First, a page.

Scorching temperatures may present a ‘substantial health hazard’ to children, authorities assert. Here’s what guardians should grasp.

The summer of 2023 witnessed unprecedented high temperatures, and according to statements from the Centers of Disease Control and Prevention, 90% of the 120,000 heat-related emergency room admissions in the United States the previous year occurred between May and September. The CDC also notes a rise in heat-related ER admissions among individuals below 18 years old.

With increasing demand for educational institutions to establish temperature guidelines to prevent kids from engaging in exterior physical exercises amid harsh climatic conditions, pediatric experts divulge their strategies for maintaining children’s coolness. They advise on coping with sweltering temperatures and the dangers they pose to minors.

All individuals can suffer due to elevated temperatures, but they are particularly burdensome to juveniles, Dr. Daniel Ganjian, a pediatric expert at Providence Saint John’s Health Center in Santa Monica, California, imparts to Yahoo Life. “Children have poor temperature regulation abilities,” he remarks.

Dr. Tracy Zaslow, a pediatrician and sports medicine director at Cedars-Sinai Kerlan-Jobe Institute in Los Angeles, concurs. “Youngsters’ bodies generate warmth quicker than those of adults, and their ability to dissipate that heat is not as efficient,” she elaborates. Consequently, children can succumb to illnesses from extreme temperatures more rapidly than many grown-ups, she elucidates.

Intense heat can precipitate various health complications, including dehydration, heat fatigue, heat spasms, and heatstroke — a critical emergency situation, the American Academy of Pediatrics cautions. Children might also exhibit greater irritability than usual under extreme temperatures, the organization points out.

The AAP deems a heat index of 90 degrees or above as presenting a “substantial health risk” to young ones. Zaslow suggests that households utilize the heat index as a guideline to decide whether it’s suitable to stay indoors or go outside if feasible.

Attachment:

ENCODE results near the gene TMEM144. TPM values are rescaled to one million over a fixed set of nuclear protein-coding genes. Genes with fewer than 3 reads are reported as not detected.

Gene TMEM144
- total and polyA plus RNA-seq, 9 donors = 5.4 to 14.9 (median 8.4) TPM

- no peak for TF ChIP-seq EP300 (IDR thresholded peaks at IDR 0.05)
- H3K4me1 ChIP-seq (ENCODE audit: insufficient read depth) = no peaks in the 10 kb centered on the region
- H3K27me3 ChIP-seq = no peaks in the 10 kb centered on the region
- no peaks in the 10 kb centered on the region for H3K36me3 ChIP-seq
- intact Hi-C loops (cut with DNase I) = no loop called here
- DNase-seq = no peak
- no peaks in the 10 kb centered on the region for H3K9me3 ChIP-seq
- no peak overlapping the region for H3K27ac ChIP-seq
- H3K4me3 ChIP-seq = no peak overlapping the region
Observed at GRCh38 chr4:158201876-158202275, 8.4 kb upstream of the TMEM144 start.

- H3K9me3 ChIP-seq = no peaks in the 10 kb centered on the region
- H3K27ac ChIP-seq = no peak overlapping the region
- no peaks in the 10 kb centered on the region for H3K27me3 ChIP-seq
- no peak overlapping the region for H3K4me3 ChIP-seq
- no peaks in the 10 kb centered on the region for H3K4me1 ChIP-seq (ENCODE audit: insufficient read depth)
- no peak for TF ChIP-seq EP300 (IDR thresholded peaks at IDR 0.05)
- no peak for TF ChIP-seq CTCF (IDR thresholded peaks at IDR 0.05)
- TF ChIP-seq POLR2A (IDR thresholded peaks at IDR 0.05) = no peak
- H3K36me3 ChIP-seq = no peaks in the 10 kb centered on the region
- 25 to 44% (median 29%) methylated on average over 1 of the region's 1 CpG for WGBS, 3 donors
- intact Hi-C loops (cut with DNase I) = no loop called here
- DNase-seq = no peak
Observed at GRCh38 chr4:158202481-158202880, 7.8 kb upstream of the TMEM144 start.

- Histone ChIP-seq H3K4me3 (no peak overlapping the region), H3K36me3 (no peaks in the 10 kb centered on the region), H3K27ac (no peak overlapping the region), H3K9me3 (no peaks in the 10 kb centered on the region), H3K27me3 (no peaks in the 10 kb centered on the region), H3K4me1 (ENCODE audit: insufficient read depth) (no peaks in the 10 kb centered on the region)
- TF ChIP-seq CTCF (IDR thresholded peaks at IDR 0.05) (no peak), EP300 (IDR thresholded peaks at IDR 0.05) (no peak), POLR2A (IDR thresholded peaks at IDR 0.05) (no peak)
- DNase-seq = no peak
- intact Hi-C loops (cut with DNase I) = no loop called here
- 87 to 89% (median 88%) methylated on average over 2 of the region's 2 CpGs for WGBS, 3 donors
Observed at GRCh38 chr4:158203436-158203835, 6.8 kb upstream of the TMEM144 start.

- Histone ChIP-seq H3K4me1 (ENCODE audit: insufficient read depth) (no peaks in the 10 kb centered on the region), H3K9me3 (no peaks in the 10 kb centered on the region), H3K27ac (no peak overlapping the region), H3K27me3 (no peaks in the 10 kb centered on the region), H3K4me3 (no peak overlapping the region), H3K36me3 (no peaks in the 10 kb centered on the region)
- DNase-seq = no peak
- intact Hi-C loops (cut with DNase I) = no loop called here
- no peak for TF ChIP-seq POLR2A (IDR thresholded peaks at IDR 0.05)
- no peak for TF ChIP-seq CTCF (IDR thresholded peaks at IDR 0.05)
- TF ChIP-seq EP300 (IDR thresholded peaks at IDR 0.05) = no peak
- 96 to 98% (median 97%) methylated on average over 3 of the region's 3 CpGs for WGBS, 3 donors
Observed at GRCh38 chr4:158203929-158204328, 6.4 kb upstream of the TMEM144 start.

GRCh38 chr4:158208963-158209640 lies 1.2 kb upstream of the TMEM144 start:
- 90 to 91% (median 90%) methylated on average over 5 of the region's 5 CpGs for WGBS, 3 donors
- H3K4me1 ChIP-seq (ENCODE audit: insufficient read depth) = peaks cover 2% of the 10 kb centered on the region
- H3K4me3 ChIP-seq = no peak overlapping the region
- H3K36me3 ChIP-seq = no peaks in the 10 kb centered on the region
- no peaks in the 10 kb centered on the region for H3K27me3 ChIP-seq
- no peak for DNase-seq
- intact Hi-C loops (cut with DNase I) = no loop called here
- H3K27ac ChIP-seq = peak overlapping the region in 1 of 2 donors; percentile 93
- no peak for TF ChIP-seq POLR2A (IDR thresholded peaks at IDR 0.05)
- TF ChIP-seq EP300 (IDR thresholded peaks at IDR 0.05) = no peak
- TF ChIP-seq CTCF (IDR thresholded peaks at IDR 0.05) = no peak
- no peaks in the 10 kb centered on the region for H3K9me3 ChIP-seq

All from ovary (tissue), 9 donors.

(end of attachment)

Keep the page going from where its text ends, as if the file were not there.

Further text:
In sweltering conditions absent home air conditioning, Zaslow advises taking the young ones to a cooler indoor venue like a community shopping center, a public library, or a designated cooling site. “Even a brief stint of one or two hours in air conditioning can make a difference,” she notes. Although electric fans can offer relief, when the mercury tops 90 degrees, they may not thwart heat-related ailments, Zaslow mentions. “At that juncture, they’re merely propelling the warm air,” she states.

In 2024, the Centers for Disease Control and Prevention commenced a Heat & Health Tracker which furnishes regional heat and wellness statistics, inclusive of the frequency of emergency department consultations for heat-related illnesses in your vicinity.

When venturing outside in elevated temperatures is a necessity, pediatricians provide several recommendations to safeguard your child.

  • Select suitable attire for your child. Zaslow advises opting for breezy garments, light and airy textiles, and paler shades to maximize coolness.